Stopping the ‘Meeting After the Meeting’
Article appeared in Corridor Business Journal, Apr. 24, 2014
Ryan is project manager for a high-profile software development team. There are obvious challenges and hurdles to overcome to keep the program on schedule and under budget. Unfortunately, his greatest frustration is the lack of open communication occurring during the team meetings. Lately, his office has become a revolving door with different team members bringing up issues, concerns, ideas and opinions that should have been discussed in the meeting. He is perplexed as to why his group continues to engage in this behavior. It is not healthy and prevents the group from making decisions that everyone understands and owns.
Ryan is not alone. Maybe you have a team that suffers from the same group dynamics. The “meeting after the meeting” is a symptom of three potential deeper issues in teams: low trust, a lack of group emotional intelligence and poor meeting dynamics. Patrick Lencioni, in his book “The Five Dysfunctions of a Team,” refers to it as artificial harmony. People go along to get along in the meeting, and then after, express their true feelings and beliefs. For some reason, they are unwilling to engage in robust, healthy dialogue and conflict.
Trust in teams is centered on ability, benevolence and integrity. Do you believe your colleagues are competent and capable of doing the job in the way it needs to be done? Do you care for your team members as human beings? Do you treat one another with mutual respect —not taking advantage of one another, being loyal, speaking the truth and keeping your commitments?
Vulnerability-based trust, however, is key to eliminating the meeting after the meeting. When team members feel they can speak openly and honestly with no fear of repercussion, it is amazing what can happen in a conference room. First, the team leader must demonstrate vulnerability by role modeling behaviors that require risks such as saying, “I was wrong” or “I believe Eric has a better idea” or “I don’t know.” Team members should not be evaluated negatively for being real and genuine. Showing your weaknesses is actually a sign of strength, confidence and courage.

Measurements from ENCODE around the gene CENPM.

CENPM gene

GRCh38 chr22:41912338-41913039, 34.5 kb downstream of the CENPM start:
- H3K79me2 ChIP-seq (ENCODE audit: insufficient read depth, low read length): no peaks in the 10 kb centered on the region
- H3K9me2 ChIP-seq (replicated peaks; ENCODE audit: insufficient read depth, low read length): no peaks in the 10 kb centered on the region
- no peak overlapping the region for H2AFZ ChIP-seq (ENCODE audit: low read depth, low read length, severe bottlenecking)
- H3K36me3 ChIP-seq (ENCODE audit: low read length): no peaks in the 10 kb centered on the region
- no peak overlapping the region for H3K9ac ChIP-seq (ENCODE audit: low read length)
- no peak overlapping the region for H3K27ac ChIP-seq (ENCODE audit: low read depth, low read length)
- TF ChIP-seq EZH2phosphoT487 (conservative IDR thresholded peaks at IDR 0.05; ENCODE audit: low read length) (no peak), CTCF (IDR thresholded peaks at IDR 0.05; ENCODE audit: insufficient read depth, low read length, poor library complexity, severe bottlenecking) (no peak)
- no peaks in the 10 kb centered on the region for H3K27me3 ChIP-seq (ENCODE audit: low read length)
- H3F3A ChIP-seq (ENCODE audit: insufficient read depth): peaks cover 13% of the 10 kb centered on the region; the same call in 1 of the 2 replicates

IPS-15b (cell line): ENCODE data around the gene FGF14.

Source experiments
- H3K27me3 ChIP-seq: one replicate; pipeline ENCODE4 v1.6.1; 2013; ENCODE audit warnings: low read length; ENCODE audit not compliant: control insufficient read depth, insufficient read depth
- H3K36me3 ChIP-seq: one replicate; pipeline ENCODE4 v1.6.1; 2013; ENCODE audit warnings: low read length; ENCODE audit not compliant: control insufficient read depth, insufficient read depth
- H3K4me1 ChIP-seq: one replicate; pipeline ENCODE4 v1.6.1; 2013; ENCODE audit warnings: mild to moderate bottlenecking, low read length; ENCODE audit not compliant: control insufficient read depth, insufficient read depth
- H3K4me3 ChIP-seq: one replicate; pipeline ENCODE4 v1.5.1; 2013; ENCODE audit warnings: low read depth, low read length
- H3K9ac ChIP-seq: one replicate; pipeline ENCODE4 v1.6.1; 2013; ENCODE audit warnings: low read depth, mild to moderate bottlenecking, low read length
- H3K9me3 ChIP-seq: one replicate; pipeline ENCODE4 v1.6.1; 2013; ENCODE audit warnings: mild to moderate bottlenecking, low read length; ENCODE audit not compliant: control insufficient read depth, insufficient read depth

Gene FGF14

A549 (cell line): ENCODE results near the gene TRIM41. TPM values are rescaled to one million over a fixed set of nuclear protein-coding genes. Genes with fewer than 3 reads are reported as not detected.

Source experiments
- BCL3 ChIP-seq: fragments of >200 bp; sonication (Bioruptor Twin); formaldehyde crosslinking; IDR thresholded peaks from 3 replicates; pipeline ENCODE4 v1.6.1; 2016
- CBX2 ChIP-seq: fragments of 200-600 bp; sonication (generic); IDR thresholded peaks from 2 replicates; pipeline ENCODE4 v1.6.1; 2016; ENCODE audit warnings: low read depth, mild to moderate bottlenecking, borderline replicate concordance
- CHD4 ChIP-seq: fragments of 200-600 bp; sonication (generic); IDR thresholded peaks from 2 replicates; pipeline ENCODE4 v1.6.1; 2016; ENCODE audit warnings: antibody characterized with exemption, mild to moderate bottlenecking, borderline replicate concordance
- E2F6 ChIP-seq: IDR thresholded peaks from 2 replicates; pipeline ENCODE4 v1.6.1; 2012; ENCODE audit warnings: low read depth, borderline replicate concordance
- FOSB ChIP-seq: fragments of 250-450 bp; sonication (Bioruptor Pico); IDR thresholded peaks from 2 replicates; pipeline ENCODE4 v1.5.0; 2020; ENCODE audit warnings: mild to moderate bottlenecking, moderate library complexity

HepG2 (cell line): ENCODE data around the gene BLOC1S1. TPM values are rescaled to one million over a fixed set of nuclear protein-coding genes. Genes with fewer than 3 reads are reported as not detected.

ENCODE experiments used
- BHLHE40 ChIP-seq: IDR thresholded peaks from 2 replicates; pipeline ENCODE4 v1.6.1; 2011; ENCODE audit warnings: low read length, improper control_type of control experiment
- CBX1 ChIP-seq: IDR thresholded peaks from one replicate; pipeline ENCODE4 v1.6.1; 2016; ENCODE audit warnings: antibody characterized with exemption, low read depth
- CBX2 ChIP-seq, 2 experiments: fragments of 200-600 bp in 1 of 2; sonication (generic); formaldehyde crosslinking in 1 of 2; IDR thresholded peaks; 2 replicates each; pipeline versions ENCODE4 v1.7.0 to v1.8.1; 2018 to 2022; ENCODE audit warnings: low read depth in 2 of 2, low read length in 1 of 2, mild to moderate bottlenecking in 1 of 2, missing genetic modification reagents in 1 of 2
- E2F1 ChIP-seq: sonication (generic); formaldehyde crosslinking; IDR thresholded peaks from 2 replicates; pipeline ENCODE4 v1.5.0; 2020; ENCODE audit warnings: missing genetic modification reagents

Another way to build vulnerability-based trust is to get to know one another as people. Engaging in team building exercises where team members get to know about one another’s strengths, weaknesses, communication styles, preferences and beliefs helps everyone to engage with more empathy and understanding.
Team members must also agree not to talk about one another behind each other’s backs. If there is an issue or concern, each will address one another directly without spreading rumors or engaging in negative gossip. In teams, every person has an equal voice. The most senior or experienced team member’s opinion does not weigh more heavily than the rookie in the group. Everyone must feel that their opinion, concern or idea was heard, considered and understood. This requires building the emotional intelligence of the group.
Differences can lead to misunderstandings which can escalate, if not addressed, to negative relationship conflict in a team. The very diversity we seek in teams can become a thorn in its side if team members do not learn how to listen to understand, show empathy for people’s feelings and seek everyone’s perspective.
Listening to understand means being curious about the other person’s perspective and showing empathy for how the person feels. “I can see how this roadblock has become burdensome for you. Help me to understand more about its impact and what you need so you can move forward.” This is listening to understand. Listening to respond would sound like, “Get over it. We all have issues. Find a solution and get moving!”
Seeking everyone’s perspective means being attentive to who is participating, who is not and how people are responding, verbally and non-verbally, to the discussion at hand. It is important to support and protect team members. Show appreciation for those who speak up, even if you disagree with the message. Use the word “and” not “but” when commenting on someone’s opinion. “I see what you are saying. It is important to get the specifications finished this week and they also need to be high quality.”
Good meeting dynamics structure discussion so everyone is prepared and allowed to engage in healthy dialogue and robust conversation. An agenda, published in advance with clear objectives and defined outcomes for each agenda item, makes a world of difference. Some people do not speak out because they feel the decision has already been made. Do not ask for people’s opinions unless you truly believe their input will have influence in the outcome. If the decision has been made, don’t ask. Be clear in defining decision-making boundaries — who has the final decision, who has input and who will implement the solution.
Most groups do not do a good job of “calling the question.” This means that after robust discussion, someone needs to ask “What did we just agree to here?” or “So what is our decision?” or “What is the necessary action?” Then, it is necessary to ensure that there is complete consensus or buy-in on any decisions where team members will be held accountable for outcomes.
Ryan decided his next meeting will be about setting a foundation for the team to be successful in how it communicates with one another. They will focus on developing trust, building EQ and setting expectations for gaining commitment. Nothing else matters if the team cannot be real, open and engage in healthy conflict so that everyone’s ideas and perspectives contribute to an effective decision. Weigh-in = Buy-in!